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By Too Many Layers / Monday 24 October 2016 18:43 / United Kingdom - Newton Abbot
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By  RememberSchlitz  |  9

Buy a few ceramic heaters. If your rent includes all utilities, you can use electric heat instead of the forced air or steam from the building's central system. And if everyone in the building does that, maybe he'll see that turning the building heat up a few degrees is cheaper in fuel cost than the electric bill involved in not doing so.

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By  RememberSchlitz  |  9

Buy a few ceramic heaters. If your rent includes all utilities, you can use electric heat instead of the forced air or steam from the building's central system. And if everyone in the building does that, maybe he'll see that turning the building heat up a few degrees is cheaper in fuel cost than the electric bill involved in not doing so.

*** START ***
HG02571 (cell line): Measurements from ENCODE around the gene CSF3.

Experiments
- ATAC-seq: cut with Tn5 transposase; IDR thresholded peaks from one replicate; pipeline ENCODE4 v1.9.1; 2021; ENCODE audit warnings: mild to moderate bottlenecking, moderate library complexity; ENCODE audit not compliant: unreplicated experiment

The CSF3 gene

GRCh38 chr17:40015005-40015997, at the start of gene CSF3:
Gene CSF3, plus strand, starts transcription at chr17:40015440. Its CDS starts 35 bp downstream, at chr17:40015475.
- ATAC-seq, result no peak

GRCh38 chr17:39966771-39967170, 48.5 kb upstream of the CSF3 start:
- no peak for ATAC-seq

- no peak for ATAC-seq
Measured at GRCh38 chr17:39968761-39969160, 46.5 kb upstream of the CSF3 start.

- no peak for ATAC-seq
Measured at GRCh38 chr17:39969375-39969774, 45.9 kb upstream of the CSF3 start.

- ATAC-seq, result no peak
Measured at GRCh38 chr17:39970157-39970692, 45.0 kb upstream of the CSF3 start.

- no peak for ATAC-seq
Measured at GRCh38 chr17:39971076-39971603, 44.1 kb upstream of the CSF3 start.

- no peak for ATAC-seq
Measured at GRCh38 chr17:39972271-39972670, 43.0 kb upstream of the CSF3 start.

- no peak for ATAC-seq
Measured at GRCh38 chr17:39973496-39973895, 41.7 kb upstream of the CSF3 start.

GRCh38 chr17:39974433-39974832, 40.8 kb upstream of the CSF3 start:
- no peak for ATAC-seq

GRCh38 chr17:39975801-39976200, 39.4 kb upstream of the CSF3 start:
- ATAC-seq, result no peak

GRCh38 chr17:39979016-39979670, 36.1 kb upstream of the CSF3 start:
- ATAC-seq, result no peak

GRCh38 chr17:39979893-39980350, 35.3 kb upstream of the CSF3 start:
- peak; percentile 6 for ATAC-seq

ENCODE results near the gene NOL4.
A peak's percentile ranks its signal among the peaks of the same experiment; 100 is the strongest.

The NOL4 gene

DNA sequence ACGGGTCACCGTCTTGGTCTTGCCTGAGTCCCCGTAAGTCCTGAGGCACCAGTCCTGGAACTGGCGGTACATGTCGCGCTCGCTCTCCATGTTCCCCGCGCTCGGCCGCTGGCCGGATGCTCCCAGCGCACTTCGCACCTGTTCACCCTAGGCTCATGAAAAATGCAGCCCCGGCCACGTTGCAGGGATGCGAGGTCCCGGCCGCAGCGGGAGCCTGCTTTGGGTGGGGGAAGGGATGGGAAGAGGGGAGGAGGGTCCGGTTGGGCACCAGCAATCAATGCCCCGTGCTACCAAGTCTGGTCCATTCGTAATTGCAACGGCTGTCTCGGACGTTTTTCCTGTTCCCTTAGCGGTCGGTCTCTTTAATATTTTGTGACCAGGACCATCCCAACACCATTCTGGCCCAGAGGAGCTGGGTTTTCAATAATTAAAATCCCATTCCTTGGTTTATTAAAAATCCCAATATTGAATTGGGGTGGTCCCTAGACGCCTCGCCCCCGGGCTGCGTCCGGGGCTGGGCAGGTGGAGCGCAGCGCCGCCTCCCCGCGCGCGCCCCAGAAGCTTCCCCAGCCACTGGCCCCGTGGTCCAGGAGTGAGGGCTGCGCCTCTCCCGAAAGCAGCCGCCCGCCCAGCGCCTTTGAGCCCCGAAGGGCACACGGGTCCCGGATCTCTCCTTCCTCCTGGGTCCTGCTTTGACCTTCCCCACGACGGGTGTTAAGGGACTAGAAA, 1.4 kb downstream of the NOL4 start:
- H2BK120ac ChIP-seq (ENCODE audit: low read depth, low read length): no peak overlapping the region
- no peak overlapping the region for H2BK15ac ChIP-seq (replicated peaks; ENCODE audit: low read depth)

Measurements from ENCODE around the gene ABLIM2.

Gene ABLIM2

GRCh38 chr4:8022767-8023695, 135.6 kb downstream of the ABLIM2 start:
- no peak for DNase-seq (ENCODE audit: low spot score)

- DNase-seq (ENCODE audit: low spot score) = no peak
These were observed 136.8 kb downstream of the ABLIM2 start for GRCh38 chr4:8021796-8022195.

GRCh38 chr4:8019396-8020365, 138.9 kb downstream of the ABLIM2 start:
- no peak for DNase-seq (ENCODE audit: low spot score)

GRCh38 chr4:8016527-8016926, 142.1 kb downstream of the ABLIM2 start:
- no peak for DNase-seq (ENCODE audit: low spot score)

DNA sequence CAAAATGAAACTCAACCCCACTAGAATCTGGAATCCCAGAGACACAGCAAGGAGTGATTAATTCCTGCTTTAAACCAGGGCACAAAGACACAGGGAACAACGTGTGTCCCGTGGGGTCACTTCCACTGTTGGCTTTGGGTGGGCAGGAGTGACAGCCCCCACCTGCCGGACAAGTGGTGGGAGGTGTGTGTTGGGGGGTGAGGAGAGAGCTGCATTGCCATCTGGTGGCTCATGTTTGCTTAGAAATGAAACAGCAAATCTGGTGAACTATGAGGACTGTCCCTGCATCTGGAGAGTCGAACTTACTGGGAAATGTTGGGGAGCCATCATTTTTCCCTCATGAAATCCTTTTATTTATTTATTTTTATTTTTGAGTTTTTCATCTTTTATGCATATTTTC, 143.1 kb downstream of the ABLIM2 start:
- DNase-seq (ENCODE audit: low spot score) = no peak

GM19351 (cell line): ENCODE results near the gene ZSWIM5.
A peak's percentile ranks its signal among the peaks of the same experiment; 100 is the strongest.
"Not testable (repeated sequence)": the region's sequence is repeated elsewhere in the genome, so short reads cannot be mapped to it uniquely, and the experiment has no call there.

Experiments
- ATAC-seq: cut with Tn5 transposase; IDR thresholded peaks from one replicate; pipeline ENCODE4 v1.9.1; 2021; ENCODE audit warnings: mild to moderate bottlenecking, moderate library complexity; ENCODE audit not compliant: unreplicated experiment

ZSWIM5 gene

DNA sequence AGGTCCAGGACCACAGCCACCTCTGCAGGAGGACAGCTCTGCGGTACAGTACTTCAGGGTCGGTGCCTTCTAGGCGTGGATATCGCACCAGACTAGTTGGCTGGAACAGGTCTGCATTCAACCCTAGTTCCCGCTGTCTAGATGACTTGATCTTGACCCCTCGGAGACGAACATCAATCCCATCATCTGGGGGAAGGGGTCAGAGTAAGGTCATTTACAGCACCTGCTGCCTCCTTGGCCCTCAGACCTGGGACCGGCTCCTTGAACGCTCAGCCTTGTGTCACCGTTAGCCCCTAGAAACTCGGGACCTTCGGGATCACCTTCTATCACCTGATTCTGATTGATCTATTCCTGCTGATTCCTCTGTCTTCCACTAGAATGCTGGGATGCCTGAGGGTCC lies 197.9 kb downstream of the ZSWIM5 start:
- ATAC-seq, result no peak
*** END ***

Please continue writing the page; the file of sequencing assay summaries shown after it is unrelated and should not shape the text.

By  Lexyy17  |  18

Been there. My landlord/boss bought a new truck. Wouldn't let me turn up the heat in the bar or hotel so I bought a bunch of space heaters. Thankfully the hotel part wasn't being used, just the suit I lived in.

By  cacheson  |  38

Most states have a legal minimal indoor temperature. I had a landlord that would only turn on the heat enough to stay just above the minimum and not get in trouble. You should buy a thermometer for inside your house and keep record if it goes below your state's minimum. Then you can get him in trouble and force him to turn it up.

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